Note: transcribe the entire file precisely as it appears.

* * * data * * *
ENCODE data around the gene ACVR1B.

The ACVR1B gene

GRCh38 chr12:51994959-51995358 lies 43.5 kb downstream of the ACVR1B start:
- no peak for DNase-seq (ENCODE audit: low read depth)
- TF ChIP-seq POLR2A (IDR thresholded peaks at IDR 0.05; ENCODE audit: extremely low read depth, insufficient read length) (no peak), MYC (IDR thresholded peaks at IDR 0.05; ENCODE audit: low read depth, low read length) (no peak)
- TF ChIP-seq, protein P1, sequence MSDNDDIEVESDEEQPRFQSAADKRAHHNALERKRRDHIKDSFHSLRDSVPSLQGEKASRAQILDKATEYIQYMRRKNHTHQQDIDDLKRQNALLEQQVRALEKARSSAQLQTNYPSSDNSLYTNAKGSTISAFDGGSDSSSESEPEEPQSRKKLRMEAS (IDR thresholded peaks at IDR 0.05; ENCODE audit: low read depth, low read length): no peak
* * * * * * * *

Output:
ENCODE data around the gene ACVR1B.

The ACVR1B gene

GRCh38 chr12:51994959-51995358 lies 43.5 kb downstream of the ACVR1B start:
- no peak for DNase-seq (ENCODE audit: low read depth)
- TF ChIP-seq POLR2A (IDR thresholded peaks at IDR 0.05; ENCODE audit: extremely low read depth, insufficient read length) (no peak), MYC (IDR thresholded peaks at IDR 0.05; ENCODE audit: low read depth, low read length) (no peak)
- TF ChIP-seq, protein P1, sequence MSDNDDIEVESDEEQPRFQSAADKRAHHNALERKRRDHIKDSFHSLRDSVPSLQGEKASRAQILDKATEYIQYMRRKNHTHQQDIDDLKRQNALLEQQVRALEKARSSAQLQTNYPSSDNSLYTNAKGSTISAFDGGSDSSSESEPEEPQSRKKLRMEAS (IDR thresholded peaks at IDR 0.05; ENCODE audit: low read depth, low read length): no peak